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Daniel P. Lopresti:  Leadership



Below are some details regarding my community-building and academic leadership experience.


Computing Research Association Computing Community Consortium (CCC)*
  • CCC Council member since 2015, reappointed for a second three-year term in 2018 and also a member of the Executive Committee. Assumed the role of Vice Chair of CCC effective July 2020.
  • CRA is the primary body representing the interests of Ph.D. granting CS departments in the US.
  • CCC’s role is to catalyze the computing research community to pursue high-impact research, conducting activities that strengthen the research community, articulating compelling research visions, and aligning those visions with key national and global challenges.
  • Main lead in working to coordinate CCC involvement in Code 8.7 AI in Fight Against Human Trafficking conference held at United Nations in February 2019, and followup CCC workshop in March 2020. Partners include UN University, the Alan Turing Institute (UK), et al.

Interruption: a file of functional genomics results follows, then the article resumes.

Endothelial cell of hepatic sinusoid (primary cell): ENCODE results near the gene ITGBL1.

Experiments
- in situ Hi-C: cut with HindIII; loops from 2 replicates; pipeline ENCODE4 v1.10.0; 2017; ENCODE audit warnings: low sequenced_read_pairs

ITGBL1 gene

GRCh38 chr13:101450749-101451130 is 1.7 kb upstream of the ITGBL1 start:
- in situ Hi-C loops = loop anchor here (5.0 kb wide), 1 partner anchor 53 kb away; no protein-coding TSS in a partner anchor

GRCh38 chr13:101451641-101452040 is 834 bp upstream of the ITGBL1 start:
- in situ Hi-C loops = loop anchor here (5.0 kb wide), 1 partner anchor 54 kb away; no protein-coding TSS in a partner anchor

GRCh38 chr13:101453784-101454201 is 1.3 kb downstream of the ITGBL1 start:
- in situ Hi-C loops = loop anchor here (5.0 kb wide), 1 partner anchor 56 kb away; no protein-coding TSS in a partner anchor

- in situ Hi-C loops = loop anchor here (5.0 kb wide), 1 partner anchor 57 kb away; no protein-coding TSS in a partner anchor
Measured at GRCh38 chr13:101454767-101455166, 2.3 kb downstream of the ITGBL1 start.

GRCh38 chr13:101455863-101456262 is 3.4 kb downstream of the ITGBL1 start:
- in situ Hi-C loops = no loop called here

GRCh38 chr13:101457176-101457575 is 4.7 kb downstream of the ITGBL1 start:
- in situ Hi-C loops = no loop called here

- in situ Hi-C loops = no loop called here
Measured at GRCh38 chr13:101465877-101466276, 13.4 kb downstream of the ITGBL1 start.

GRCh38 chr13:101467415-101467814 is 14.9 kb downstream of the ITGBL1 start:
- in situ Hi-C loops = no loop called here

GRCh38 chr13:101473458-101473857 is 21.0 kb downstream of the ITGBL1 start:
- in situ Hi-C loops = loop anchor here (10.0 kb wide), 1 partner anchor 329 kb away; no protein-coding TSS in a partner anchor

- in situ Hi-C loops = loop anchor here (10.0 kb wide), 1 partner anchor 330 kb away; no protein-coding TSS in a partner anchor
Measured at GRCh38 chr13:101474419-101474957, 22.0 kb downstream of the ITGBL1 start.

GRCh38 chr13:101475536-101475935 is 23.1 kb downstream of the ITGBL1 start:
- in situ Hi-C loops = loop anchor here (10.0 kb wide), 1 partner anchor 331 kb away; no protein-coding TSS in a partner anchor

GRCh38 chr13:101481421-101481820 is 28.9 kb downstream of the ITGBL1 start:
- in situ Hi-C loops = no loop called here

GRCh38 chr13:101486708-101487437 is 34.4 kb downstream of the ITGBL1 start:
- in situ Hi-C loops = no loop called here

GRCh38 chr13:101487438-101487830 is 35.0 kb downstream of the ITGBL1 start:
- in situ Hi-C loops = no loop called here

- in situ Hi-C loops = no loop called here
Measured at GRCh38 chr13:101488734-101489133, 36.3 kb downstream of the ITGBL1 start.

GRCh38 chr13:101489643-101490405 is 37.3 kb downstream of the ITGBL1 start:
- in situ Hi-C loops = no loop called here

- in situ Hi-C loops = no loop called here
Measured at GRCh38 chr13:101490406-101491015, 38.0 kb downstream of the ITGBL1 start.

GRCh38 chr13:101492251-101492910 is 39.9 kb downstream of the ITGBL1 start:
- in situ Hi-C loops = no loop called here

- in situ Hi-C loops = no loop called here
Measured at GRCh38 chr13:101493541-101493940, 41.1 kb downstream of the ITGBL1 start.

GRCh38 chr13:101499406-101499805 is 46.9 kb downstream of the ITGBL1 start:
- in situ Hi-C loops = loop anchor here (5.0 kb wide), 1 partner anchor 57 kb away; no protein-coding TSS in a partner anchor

• Steering Committee for 20-Year Community Roadmap for Artificial Intelligence Research.
  • Regularly called upon to educate and inform funding agencies and policy makers in Washington. E.g., briefings for Congressional staffers.
* CCC was established in 2006 in response to an NSF solicitation indicating a desire to establish a Computing Community Consortium. The CCC proposal received letters of support from 132 Ph.D.-granting academic programs, 16 leading corporations, seven major national laboratories and research centers, and five professional societies in the field. CCC operates through a cooperative agreement between NSF and CRA, the Computing Research Association. Today, the CCC Council has 20 members serving 3-year staggered terms, representing the diverse nature of the computing research field. The mission of the CCC is to enable the pursuit of innovative, high-impact computing research that aligns with pressing national and global challenges.